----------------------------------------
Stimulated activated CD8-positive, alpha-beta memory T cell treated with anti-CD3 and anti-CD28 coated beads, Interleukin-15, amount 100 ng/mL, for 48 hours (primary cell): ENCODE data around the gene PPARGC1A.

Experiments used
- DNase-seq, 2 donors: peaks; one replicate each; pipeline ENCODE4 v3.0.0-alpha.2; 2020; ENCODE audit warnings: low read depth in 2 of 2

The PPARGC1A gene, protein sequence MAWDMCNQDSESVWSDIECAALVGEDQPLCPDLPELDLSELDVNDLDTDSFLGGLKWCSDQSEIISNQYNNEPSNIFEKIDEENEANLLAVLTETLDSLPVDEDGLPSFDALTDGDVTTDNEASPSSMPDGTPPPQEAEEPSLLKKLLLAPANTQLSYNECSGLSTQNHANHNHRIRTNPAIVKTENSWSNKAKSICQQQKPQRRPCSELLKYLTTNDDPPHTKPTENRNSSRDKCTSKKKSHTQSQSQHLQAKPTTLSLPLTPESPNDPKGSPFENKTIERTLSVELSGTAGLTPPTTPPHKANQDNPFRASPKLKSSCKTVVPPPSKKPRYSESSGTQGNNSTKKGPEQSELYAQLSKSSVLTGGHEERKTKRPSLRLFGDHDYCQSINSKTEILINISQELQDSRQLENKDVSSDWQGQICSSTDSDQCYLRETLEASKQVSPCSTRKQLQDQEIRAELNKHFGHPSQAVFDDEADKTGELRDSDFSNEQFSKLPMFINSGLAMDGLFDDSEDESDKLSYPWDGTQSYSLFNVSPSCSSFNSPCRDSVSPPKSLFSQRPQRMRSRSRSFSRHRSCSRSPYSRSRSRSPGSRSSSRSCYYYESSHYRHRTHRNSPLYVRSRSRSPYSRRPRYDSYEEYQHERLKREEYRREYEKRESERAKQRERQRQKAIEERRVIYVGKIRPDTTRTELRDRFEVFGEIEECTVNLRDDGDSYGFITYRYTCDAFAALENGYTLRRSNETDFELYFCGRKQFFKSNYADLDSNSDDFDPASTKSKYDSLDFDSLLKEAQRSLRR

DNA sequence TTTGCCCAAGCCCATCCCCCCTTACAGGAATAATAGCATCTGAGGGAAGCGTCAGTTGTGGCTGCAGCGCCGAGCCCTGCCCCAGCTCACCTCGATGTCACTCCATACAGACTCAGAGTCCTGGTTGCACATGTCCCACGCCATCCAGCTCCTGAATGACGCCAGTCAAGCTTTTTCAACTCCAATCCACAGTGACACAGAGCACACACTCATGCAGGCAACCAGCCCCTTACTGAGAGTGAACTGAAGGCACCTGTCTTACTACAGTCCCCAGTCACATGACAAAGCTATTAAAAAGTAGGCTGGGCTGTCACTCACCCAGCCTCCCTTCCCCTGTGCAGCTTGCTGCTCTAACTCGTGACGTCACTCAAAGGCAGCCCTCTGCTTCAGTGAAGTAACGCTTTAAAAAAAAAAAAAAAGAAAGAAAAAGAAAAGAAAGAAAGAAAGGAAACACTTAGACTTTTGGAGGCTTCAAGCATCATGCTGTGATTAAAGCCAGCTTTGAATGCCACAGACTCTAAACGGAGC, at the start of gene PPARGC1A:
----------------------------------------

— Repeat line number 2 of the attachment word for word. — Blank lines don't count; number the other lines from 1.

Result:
Experiments used